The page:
Ceremonial mortar in marble, finely embellished with engravings similar to spirals and with figures representing two jaguars. It was used by a restricted ecclesiastical elite, the most important priests, during the prestigious maya ceremonies of religious rites which took place at the top of the impressive temples. The proposed vase is a wonderful specimen of approximately 200 known (of which about 180 are now exhibited at the most important museums of the world)_dating back to 800-1000 a.d._ 18 x26cm,Ø20cm_provenance:reinhard kristermann collection,newyork_references: Pennsylvania museum (Philadelphia), Museum of fine arts (Houston), Cleveland museum (Ohio), Museo nacional de antropologia (Mexico city).

The main engraving, contained inside two opposite rings representing the snake, is formed by geometrical patterns and surrounds the two images of the Kukulkan25 God. Marks inside the vase show evidence of use presumably by priests during the ceremonies. The jaguar is used symbolically on the handles, so that the priest could be directly in contact with the totem and protector animal. The two Kukulkan’s images (in which is clearly visible his forked tongue, evident reference to the nature of the Snake God with feathers) are set in such a way that one is looking towards the rising sun and the other is looking at the priest celebrating the rite. This particular setting symptomatically reveals the main qualities of the civilizing Divinity, associated with the cycles of time, light, renewal and resurrection. Among the products that appear to have been in high demand were elab-orate and intricately carved vessels made of white marble and crafted by skilled artisans in the Ulúa Valley during the first millennium A.D. These containers, representing both cylinders and drums, were decorated with sculpted scrolls or volutes that wrap around the exterior and frame zoomorphic or anthropomorphic figures emerging from opposite sides of the vase to form lugs or handles. The entire scene is often framed by a border of repeating geometric designs, including scales, voussures (repeat-inghalf-moon shapes), interlocking keys, and circles.  The number of vases of which we know the existence (about 200) and the lapse of time of 200 years when they were created, would suggest a micro skilled tradition, rooted in the lower Ulua Valley during a period of three, four generations. It has been estimated that a master sculptor with 3 or 4 assistants could have produced not more than 50/60 vases during his whole lifetime. Though the Ulua Valley peoples had a considerable intellectual and governmental independence, they had deep contacts with their neighbours Maya.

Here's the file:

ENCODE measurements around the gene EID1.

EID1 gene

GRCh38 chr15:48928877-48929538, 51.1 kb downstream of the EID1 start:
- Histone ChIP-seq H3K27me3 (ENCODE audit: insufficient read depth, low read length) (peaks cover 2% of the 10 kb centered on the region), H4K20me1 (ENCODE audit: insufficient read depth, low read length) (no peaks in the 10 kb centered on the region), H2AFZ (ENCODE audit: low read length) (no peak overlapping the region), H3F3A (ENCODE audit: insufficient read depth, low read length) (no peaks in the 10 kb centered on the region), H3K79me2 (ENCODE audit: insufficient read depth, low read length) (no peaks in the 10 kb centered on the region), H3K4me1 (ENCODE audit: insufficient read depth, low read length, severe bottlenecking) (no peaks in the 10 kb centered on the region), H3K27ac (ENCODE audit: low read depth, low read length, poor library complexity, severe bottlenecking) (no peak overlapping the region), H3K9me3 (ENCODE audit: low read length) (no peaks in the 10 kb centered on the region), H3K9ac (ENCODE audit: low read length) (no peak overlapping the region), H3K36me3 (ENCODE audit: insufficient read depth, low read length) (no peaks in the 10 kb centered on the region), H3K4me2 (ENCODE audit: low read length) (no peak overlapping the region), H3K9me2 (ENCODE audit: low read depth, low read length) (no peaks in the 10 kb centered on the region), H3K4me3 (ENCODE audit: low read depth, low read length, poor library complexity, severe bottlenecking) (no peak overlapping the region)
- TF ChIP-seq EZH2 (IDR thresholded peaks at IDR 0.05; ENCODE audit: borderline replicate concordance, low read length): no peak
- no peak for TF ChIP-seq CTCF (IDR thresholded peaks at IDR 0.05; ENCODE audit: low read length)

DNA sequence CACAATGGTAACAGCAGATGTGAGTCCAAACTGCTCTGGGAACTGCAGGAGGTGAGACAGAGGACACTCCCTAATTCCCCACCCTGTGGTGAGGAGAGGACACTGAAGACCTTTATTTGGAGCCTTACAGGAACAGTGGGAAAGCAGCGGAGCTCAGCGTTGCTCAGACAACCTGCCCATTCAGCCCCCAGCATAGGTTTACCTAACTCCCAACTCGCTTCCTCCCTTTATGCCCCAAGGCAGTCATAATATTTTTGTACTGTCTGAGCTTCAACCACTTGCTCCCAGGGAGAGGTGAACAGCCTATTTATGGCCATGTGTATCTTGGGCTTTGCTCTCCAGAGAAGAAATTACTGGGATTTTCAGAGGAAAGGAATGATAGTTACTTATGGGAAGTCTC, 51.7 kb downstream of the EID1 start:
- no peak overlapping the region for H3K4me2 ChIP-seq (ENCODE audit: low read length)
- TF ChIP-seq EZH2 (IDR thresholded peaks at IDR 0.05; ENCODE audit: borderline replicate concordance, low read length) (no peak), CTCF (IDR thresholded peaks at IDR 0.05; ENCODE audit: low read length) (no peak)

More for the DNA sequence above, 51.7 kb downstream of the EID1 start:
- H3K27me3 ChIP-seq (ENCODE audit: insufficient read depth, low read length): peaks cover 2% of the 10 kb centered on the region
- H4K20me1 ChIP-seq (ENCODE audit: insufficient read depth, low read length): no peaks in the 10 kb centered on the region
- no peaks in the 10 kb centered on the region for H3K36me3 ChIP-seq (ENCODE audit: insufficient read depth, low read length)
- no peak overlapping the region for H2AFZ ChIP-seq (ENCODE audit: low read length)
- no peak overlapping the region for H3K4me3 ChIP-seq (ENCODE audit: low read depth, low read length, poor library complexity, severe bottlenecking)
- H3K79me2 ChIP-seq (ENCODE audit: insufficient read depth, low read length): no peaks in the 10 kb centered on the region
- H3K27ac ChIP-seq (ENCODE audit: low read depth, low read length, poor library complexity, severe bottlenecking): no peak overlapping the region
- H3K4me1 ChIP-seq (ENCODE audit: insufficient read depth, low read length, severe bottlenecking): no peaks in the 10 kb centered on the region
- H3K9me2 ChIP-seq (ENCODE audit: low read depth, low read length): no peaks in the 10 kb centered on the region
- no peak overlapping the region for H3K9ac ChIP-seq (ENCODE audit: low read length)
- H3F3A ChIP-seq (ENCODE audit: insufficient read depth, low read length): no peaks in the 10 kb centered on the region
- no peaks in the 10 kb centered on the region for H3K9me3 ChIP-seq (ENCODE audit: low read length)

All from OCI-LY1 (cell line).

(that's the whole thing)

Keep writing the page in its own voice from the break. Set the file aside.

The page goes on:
LITERATURE: Christina Luke, Ulúa-Style Marble Vase Project: Dissemination of Results, FAMSI, 2003; Carolyn D. Dillian,Car-olyn L. White, Trade and Exchange: Archaeological Studies from History and Prehistory; Freidel, David A.; Linda Schele; Joy Parker. Maya Cosmos: Three Thousand Years on the Shaman’s Path, New York: William Morrow & Co, 1993; Read, Kay Almere; Jason González, Handbook of Mesoamerican Mythology, Oxford: ABC-CLIO, 2000; Geneviève Le Fort, Elizabeth P.Benson,HughesDubois,MastersoftheAmericas:inpraiseofthepre-Columbianartists:theDoraandPaulJanssencol- lection, Mercatorfonds, 2005.



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